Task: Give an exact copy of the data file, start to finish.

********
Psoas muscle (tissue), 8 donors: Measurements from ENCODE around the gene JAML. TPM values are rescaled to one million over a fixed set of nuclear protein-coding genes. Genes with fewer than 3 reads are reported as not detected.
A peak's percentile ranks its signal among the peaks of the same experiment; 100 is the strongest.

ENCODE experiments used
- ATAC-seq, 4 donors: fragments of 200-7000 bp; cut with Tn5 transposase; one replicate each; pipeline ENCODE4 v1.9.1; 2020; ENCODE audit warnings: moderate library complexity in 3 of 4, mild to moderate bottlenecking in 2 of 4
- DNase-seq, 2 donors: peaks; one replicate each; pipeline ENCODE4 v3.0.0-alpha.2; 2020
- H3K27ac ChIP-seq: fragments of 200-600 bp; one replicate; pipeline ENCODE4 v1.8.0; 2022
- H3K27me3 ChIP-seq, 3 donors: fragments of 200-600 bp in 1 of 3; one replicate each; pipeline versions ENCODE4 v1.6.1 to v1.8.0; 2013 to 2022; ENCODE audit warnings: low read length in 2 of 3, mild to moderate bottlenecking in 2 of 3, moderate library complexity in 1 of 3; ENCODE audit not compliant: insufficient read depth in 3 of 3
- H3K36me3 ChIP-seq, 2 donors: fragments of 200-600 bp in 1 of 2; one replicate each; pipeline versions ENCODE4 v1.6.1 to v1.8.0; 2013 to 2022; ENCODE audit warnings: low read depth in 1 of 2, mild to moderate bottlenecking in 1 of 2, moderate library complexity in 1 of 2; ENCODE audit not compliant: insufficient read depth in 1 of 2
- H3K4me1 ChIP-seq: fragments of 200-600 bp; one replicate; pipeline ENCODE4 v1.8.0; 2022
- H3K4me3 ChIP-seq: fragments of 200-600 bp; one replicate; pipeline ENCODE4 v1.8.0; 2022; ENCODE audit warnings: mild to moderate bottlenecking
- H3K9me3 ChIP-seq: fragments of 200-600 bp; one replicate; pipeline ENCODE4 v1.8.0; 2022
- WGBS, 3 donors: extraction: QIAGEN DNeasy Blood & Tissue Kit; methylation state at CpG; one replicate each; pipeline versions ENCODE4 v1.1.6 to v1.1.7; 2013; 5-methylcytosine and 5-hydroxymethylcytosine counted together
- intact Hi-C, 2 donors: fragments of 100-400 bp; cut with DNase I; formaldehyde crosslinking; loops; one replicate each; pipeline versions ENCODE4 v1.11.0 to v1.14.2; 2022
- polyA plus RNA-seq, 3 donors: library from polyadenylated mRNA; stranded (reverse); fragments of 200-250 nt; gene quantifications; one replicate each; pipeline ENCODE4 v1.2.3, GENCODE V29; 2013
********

Psoas muscle (tissue), 8 donors: Measurements from ENCODE around the gene JAML. TPM values are rescaled to one million over a fixed set of nuclear protein-coding genes. Genes with fewer than 3 reads are reported as not detected.
A peak's percentile ranks its signal among the peaks of the same experiment; 100 is the strongest.

ENCODE experiments used
- ATAC-seq, 4 donors: fragments of 200-7000 bp; cut with Tn5 transposase; one replicate each; pipeline ENCODE4 v1.9.1; 2020; ENCODE audit warnings: moderate library complexity in 3 of 4, mild to moderate bottlenecking in 2 of 4
- DNase-seq, 2 donors: peaks; one replicate each; pipeline ENCODE4 v3.0.0-alpha.2; 2020
- H3K27ac ChIP-seq: fragments of 200-600 bp; one replicate; pipeline ENCODE4 v1.8.0; 2022
- H3K27me3 ChIP-seq, 3 donors: fragments of 200-600 bp in 1 of 3; one replicate each; pipeline versions ENCODE4 v1.6.1 to v1.8.0; 2013 to 2022; ENCODE audit warnings: low read length in 2 of 3, mild to moderate bottlenecking in 2 of 3, moderate library complexity in 1 of 3; ENCODE audit not compliant: insufficient read depth in 3 of 3
- H3K36me3 ChIP-seq, 2 donors: fragments of 200-600 bp in 1 of 2; one replicate each; pipeline versions ENCODE4 v1.6.1 to v1.8.0; 2013 to 2022; ENCODE audit warnings: low read depth in 1 of 2, mild to moderate bottlenecking in 1 of 2, moderate library complexity in 1 of 2; ENCODE audit not compliant: insufficient read depth in 1 of 2
- H3K4me1 ChIP-seq: fragments of 200-600 bp; one replicate; pipeline ENCODE4 v1.8.0; 2022
- H3K4me3 ChIP-seq: fragments of 200-600 bp; one replicate; pipeline ENCODE4 v1.8.0; 2022; ENCODE audit warnings: mild to moderate bottlenecking
- H3K9me3 ChIP-seq: fragments of 200-600 bp; one replicate; pipeline ENCODE4 v1.8.0; 2022
- WGBS, 3 donors: extraction: QIAGEN DNeasy Blood & Tissue Kit; methylation state at CpG; one replicate each; pipeline versions ENCODE4 v1.1.6 to v1.1.7; 2013; 5-methylcytosine and 5-hydroxymethylcytosine counted together
- intact Hi-C, 2 donors: fragments of 100-400 bp; cut with DNase I; formaldehyde crosslinking; loops; one replicate each; pipeline versions ENCODE4 v1.11.0 to v1.14.2; 2022
- polyA plus RNA-seq, 3 donors: library from polyadenylated mRNA; stranded (reverse); fragments of 200-250 nt; gene quantifications; one replicate each; pipeline ENCODE4 v1.2.3, GENCODE V29; 2013